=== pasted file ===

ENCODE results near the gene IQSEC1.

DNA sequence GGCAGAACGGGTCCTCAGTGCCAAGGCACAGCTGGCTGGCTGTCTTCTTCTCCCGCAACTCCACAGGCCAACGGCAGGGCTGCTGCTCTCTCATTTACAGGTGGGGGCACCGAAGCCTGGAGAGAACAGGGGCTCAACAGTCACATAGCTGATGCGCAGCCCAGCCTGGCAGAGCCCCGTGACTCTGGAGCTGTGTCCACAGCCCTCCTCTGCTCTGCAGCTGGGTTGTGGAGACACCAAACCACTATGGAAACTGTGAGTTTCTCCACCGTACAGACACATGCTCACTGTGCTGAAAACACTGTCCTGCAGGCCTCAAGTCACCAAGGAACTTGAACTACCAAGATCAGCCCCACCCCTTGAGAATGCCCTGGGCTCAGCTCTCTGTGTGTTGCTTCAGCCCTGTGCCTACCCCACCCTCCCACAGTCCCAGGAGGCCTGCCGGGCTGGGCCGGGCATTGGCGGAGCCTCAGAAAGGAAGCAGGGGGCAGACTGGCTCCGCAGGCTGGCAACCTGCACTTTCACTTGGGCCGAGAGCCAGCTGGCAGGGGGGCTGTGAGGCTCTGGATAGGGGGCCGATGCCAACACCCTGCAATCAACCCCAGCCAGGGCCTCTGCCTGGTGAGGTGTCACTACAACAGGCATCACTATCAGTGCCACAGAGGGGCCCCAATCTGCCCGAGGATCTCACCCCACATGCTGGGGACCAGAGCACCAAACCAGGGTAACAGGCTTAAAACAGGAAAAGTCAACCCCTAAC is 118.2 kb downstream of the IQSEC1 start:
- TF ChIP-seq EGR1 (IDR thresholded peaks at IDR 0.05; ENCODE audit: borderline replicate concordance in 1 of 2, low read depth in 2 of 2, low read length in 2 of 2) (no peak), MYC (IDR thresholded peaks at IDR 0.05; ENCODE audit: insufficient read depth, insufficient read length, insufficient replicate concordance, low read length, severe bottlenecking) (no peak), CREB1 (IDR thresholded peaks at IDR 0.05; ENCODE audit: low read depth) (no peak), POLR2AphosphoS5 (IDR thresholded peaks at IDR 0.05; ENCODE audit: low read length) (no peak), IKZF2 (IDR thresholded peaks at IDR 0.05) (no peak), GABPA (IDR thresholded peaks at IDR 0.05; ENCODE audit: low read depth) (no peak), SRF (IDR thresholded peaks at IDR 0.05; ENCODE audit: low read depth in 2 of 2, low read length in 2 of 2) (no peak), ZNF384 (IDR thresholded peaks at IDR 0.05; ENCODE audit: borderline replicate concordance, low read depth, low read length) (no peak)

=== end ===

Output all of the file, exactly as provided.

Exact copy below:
ENCODE results near the gene IQSEC1.

DNA sequence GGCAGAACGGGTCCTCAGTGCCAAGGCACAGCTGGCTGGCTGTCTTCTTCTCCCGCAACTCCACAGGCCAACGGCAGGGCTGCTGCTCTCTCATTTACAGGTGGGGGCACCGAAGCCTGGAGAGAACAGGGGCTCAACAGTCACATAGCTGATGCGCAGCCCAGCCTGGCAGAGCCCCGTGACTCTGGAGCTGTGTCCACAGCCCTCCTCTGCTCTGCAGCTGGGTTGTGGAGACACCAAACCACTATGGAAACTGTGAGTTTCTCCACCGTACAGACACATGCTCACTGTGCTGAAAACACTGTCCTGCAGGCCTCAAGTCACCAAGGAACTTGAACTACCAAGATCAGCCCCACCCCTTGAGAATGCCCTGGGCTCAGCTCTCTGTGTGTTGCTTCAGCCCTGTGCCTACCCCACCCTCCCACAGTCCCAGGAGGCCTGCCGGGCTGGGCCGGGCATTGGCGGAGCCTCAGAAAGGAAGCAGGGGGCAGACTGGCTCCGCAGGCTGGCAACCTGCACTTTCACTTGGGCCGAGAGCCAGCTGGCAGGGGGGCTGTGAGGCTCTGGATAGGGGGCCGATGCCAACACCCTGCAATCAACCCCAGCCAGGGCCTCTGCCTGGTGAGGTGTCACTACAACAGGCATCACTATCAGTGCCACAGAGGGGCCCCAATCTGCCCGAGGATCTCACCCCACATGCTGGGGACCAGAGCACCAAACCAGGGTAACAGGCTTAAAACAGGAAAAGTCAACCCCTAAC is 118.2 kb downstream of the IQSEC1 start:
- TF ChIP-seq EGR1 (IDR thresholded peaks at IDR 0.05; ENCODE audit: borderline replicate concordance in 1 of 2, low read depth in 2 of 2, low read length in 2 of 2) (no peak), MYC (IDR thresholded peaks at IDR 0.05; ENCODE audit: insufficient read depth, insufficient read length, insufficient replicate concordance, low read length, severe bottlenecking) (no peak), CREB1 (IDR thresholded peaks at IDR 0.05; ENCODE audit: low read depth) (no peak), POLR2AphosphoS5 (IDR thresholded peaks at IDR 0.05; ENCODE audit: low read length) (no peak), IKZF2 (IDR thresholded peaks at IDR 0.05) (no peak), GABPA (IDR thresholded peaks at IDR 0.05; ENCODE audit: low read depth) (no peak), SRF (IDR thresholded peaks at IDR 0.05; ENCODE audit: low read depth in 2 of 2, low read length in 2 of 2) (no peak), ZNF384 (IDR thresholded peaks at IDR 0.05; ENCODE audit: borderline replicate concordance, low read depth, low read length) (no peak)